Reflections on Teaching Abroad
How Berlin Remembers Trauma and What it Means for American Sense-Making of the Past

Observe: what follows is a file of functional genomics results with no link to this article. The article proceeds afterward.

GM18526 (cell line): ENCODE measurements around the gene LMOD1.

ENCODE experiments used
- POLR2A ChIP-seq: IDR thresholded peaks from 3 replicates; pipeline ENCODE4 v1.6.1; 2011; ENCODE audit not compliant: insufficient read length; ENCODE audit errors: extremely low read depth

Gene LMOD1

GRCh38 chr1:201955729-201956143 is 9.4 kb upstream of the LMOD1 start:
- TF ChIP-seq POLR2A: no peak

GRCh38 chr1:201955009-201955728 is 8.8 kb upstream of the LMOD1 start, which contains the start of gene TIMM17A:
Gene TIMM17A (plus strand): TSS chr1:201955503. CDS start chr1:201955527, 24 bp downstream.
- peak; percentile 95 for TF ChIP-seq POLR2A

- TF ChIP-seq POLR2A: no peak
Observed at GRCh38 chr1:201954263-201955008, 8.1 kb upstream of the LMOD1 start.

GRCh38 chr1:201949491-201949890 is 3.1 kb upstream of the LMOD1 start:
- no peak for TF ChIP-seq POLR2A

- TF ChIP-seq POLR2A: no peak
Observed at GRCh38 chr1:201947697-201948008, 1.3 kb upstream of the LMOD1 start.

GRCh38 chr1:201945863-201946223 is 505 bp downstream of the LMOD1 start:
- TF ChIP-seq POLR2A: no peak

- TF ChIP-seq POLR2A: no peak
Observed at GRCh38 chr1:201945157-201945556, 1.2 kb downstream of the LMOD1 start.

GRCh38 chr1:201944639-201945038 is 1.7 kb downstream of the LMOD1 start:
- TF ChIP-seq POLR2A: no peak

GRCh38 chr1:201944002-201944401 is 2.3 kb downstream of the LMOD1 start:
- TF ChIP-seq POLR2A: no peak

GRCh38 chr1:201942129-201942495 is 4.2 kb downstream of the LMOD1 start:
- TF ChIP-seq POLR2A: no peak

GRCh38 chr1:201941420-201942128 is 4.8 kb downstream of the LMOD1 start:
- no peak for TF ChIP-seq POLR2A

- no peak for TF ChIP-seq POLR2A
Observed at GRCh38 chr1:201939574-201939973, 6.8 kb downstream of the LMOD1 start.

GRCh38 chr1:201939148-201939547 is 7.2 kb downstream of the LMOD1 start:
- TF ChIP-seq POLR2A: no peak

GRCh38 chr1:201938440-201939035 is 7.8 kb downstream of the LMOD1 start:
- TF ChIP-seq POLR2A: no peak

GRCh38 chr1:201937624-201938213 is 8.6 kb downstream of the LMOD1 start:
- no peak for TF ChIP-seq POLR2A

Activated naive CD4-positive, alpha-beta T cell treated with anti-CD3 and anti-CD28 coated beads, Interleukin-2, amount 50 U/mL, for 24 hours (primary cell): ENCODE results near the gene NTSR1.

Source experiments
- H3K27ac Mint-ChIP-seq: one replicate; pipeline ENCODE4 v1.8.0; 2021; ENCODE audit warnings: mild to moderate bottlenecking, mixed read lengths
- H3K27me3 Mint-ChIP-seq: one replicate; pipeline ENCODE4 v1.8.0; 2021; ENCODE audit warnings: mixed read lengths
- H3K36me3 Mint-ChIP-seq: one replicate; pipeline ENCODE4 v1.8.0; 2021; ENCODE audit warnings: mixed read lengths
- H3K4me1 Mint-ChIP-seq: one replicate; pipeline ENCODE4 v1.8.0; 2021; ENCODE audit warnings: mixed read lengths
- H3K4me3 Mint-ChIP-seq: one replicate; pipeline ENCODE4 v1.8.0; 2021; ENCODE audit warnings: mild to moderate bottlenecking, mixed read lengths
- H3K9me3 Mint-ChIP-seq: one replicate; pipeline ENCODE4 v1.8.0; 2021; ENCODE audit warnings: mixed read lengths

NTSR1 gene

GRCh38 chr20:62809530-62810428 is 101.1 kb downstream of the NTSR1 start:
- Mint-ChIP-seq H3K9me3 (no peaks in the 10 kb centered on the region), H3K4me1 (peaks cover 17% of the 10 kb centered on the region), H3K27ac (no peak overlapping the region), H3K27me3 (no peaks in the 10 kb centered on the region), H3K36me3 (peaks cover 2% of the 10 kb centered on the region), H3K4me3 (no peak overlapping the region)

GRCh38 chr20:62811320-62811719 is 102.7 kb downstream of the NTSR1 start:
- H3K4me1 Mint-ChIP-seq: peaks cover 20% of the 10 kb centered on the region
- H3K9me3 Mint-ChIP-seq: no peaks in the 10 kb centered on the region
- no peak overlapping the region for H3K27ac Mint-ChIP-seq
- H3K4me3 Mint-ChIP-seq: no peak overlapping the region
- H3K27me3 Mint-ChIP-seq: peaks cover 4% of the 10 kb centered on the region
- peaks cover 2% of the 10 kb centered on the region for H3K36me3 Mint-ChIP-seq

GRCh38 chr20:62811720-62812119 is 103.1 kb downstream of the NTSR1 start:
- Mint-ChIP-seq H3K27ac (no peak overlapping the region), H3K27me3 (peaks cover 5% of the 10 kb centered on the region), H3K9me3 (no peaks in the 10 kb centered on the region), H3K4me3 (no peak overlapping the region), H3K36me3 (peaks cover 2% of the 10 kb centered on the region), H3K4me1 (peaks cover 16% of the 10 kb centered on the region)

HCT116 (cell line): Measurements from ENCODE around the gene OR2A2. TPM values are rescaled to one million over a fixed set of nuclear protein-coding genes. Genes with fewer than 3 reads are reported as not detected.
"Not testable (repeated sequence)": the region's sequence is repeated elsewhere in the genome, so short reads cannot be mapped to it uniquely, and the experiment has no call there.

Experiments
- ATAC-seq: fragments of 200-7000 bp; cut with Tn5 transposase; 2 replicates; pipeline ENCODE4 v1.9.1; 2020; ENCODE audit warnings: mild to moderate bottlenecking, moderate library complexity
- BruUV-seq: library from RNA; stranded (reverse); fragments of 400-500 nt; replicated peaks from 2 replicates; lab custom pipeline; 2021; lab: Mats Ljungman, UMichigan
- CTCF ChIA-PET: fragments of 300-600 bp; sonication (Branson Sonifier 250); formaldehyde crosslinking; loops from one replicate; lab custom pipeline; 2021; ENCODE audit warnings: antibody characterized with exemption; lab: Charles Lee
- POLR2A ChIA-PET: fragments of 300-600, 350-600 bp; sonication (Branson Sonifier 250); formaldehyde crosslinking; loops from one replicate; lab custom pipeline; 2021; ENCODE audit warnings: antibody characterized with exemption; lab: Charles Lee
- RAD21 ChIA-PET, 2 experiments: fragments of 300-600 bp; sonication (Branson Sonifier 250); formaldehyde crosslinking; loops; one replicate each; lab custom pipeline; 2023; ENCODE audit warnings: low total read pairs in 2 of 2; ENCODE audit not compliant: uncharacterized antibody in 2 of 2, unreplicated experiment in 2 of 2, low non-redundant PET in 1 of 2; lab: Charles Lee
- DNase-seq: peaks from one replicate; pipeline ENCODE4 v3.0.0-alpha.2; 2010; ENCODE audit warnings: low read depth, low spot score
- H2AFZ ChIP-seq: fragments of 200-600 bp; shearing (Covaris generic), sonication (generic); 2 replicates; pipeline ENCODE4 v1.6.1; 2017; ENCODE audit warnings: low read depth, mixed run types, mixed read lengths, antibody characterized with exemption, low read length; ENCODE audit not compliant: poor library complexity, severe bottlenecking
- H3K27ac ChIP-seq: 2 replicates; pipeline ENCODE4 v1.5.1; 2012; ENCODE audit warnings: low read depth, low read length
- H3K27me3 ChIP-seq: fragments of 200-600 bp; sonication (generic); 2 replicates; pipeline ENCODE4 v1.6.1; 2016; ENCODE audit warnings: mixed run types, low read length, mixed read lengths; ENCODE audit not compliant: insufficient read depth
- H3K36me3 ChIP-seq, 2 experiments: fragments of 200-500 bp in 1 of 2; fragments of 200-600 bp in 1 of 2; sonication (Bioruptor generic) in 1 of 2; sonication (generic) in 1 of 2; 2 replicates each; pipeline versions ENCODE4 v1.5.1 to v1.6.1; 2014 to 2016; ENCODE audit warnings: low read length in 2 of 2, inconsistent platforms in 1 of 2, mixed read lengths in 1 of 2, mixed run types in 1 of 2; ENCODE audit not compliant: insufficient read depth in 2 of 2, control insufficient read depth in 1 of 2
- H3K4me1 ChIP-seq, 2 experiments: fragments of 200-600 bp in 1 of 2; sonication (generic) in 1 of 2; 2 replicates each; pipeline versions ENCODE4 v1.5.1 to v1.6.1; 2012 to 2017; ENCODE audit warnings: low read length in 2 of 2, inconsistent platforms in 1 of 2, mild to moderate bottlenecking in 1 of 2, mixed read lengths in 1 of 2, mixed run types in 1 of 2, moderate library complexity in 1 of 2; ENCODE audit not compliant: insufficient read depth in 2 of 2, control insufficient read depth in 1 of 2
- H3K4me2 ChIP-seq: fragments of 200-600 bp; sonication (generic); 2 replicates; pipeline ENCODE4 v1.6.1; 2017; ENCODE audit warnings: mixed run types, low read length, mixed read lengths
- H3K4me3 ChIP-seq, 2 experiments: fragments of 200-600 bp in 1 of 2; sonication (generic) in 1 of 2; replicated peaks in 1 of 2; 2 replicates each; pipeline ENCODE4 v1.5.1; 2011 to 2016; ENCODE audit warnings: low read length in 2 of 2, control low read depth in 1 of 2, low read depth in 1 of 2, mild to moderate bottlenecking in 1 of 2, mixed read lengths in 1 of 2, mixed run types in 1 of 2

Following the 2016 U.S. presidential election, fliers appeared on our university’s campus that uncannily resembled Nazi propaganda posters of the early 1940s. Custodians cleaning the campus facilities found the majority of the fliers and removed them before the general student population saw them. Still, a handful were photographed by students and quickly made their rounds via social media inciting a heated debate about free speech versus hate speech, racism, and white supremacy. Shortly thereafter, several student groups organized a Not My President rally near a campus work of art by the Mexican-American sculptor Luis Jiménez entitled “Border Crossing.” Protesters chanted affirmations for minoritized students on campus, such as “you are welcome here,” and “not my president,” in an attempt to disassociate from mainstream political rhetoric and the newly elected President Trump’s campaign slogans that centered on deportation and building a border wall.
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